What a correction in the housing market could mean

The US housing market could be heading towards a correction after more than two years of massive price growth that was more recently offset by the Federal Reserve’s attempt to curb inflation by raising interest rates. The central bank’s effort led to a sharp rise in mortgage lending rates, a drop in the number of homes under contract and a record slowdown in monthly price growth in September of 2.6 percent.

A correction would allow buyers to spend more time on the market and possibly have less competition for homes, but experts say recent price falls may not be enough to offset high mortgage rates combined with historical price increases during the pandemic.

Corrections in the domestic housing market are rare, economists told The Hill. While there is no fixed definition, experts said the market is in a correction when changing conditions cause house prices to drop.

“We are seeing that home values ​​nationwide are now slightly down from their June peak, part of a rebalancing of the housing market as potential buyers are retreating due to rising costs and sellers are reacting by lowering the price of property. listing or accepting a lower offer on their home, “Zillow senior economist Jeff Tucker told The Hill in an email.

“But domestic values ​​are nowhere near a 10% drop from peak levels nationwide,” said Tucker, noting that a correction in the stock market refers to a 10% or more drop from peak levels. .

Median home prices fell 0.4% in September to $ 358,283 from a June peak at $ 359,719, according to data from Zillow.

Yelena Maleyev, an economist at KPMG Economics, told The Hill in an email that the recent price declines can be seen in the context of unusually rapid price growth over the past two years.

“Due to the distortions linked to the pandemic, house prices have grown at a historically fast pace in recent years. This has led to many markets across the country being considered overvalued, “Maleyev said.

According to Moody’s research, more than half of the country’s real estate markets are overvalued in the middle of this year. That leaves a lot of room for those markets in particular to see their home prices return to Earth, “he added.

Some of these price drops have been observed in subways where prices have soared during the pandemic, and particularly in those where remote workers have flocked to reduce the cost of living.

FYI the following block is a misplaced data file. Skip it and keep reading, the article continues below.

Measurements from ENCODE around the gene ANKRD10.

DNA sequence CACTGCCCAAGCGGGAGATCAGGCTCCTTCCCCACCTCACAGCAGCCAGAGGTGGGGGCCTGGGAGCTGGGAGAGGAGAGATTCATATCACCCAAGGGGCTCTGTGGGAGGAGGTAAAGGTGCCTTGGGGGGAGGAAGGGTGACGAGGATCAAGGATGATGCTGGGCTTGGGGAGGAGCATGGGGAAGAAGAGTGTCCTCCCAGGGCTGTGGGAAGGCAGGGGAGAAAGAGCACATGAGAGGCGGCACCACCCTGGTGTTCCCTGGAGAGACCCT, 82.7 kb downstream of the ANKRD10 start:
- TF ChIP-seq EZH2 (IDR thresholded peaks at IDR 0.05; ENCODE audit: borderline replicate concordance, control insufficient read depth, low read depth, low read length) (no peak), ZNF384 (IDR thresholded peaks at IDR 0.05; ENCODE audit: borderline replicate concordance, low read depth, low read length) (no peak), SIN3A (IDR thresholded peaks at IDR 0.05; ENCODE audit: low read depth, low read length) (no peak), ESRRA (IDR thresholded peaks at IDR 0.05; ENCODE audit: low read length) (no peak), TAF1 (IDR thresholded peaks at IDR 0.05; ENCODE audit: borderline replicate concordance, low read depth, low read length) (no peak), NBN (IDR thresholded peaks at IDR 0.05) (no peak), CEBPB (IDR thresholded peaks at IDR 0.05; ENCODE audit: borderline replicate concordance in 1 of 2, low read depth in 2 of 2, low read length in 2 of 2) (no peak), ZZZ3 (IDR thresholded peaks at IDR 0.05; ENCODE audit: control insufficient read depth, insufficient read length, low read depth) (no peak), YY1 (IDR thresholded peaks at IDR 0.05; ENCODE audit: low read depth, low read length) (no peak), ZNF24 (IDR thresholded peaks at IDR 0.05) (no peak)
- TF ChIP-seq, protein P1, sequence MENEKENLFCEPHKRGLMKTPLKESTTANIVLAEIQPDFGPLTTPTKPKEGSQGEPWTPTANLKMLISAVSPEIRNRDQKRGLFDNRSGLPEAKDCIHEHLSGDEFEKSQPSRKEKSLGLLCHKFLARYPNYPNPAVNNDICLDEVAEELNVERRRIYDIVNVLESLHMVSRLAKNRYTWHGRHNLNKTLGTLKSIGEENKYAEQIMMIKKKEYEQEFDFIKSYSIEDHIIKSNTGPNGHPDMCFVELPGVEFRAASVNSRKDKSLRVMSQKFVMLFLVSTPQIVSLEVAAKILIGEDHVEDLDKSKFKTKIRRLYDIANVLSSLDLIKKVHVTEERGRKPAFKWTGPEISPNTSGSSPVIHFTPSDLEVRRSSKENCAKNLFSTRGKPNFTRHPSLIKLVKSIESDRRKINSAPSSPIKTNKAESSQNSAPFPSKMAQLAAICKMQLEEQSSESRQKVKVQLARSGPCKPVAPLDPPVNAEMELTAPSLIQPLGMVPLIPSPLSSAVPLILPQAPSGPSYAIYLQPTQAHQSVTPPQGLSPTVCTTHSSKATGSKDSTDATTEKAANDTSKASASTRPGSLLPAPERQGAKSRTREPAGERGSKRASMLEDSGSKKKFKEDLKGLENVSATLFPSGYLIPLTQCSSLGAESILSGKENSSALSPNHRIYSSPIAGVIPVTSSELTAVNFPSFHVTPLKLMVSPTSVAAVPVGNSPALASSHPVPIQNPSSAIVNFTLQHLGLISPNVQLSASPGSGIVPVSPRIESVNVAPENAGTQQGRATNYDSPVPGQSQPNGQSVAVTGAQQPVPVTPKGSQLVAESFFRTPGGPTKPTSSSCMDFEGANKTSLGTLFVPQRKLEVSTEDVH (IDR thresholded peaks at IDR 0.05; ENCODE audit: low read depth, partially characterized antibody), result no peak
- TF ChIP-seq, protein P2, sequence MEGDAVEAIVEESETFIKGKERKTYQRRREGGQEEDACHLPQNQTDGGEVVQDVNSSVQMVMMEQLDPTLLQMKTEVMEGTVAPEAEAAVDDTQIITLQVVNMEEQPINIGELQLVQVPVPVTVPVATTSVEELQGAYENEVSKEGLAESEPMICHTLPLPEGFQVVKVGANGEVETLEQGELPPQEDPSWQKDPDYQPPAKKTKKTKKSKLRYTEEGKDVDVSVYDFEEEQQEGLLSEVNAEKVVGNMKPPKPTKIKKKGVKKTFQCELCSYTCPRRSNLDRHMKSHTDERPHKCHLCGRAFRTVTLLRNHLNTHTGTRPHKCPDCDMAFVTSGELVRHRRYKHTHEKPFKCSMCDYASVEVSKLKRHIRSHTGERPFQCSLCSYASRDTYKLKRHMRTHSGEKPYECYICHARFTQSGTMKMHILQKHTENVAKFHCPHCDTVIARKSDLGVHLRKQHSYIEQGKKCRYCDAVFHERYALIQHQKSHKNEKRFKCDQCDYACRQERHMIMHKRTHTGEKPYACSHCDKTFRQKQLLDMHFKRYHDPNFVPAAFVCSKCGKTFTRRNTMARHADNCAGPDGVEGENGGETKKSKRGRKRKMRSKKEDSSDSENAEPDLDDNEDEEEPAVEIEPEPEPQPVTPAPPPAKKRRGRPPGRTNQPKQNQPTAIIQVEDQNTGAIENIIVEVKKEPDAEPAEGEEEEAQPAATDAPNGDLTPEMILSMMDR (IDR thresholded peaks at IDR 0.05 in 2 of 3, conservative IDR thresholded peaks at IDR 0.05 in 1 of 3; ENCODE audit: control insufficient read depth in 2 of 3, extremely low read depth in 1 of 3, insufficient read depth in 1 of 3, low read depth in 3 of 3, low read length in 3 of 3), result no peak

Data released last week by the National Association of Realtors showed that home prices rose in most US subways last quarter. Seven of the top 10 subways that recorded the highest price gains were in Florida, where the typical price hike was more than 18 percent and half of the nation’s most expensive markets were in California.

Nationwide, prices for an existing mid-priced single-family home rose 8.6% from last year to $ 398,500, despite the current slowdown in prices.

Although buyers are seeing some relief from the slight drop in prices, rising mortgage rates continue to push home ownership out of reach for many Americans.

Since the Federal Reserve began its series of aggressive interest rate hikes, mortgage rates have more than doubled. The rate for a 30-year fixed-rate mortgage jumped back above 7% last week after dropping slightly a week earlier.

These rates are driving up payments, and recent data shows average monthly mortgage payments have risen nearly 50% from pre-pandemic levels.

Average monthly payments increased by over $ 600, taking the monthly payment on a typical single-family home to $ 1,840 after a 20% down payment.

Federal Reserve Chairman Jerome Powell told reporters following the central bank’s latest interest rate hike earlier this month that the agency is aware of the negative impact the Fed activity is having on the market. real estate.

“Housing is significantly impacted by these higher rates, which are really back to where they were before the global financial crisis. They are not historically tall, but they are much taller than they have been, ”Powell said. “We understand that this is where a very big effect of our policies lies.”

High rates also mean a price correction may not be a big boon to buyers for two main reasons, Taylor Marr, deputy chief economist at real estate firm Redfin, told The Hill.

“The first is that any drop in house prices so far has not yet fully offset the rise in mortgage rates, leaving homebuyers’ monthly mortgage payments still much higher than when rates were lower in the beginning. of the year, ”Marr said in an email.

“If home values ​​start to drop enough to offset the rise in rates, buyers will also be dissuaded from buying a home that is losing value: no one wants to take a falling knife and risk being the biggest fool,” he added.

However, there may be a bright spot for buyers even as high mortgage rates counter some of the positive effects of falling prices.

“This small price drop isn’t helping buyers break through. The impact of higher mortgage rates far outweighs the impact of slightly lower prices, ”Tucker said.

“The bright side for buyers is that there is little competition rather than anything related to the cost of a home,” added Tucker. “Buyers who can overcome accessibility barriers and stay in the market will have less competition and more time to consider their options, which is a marked change from last year when bidding wars were the norm.”

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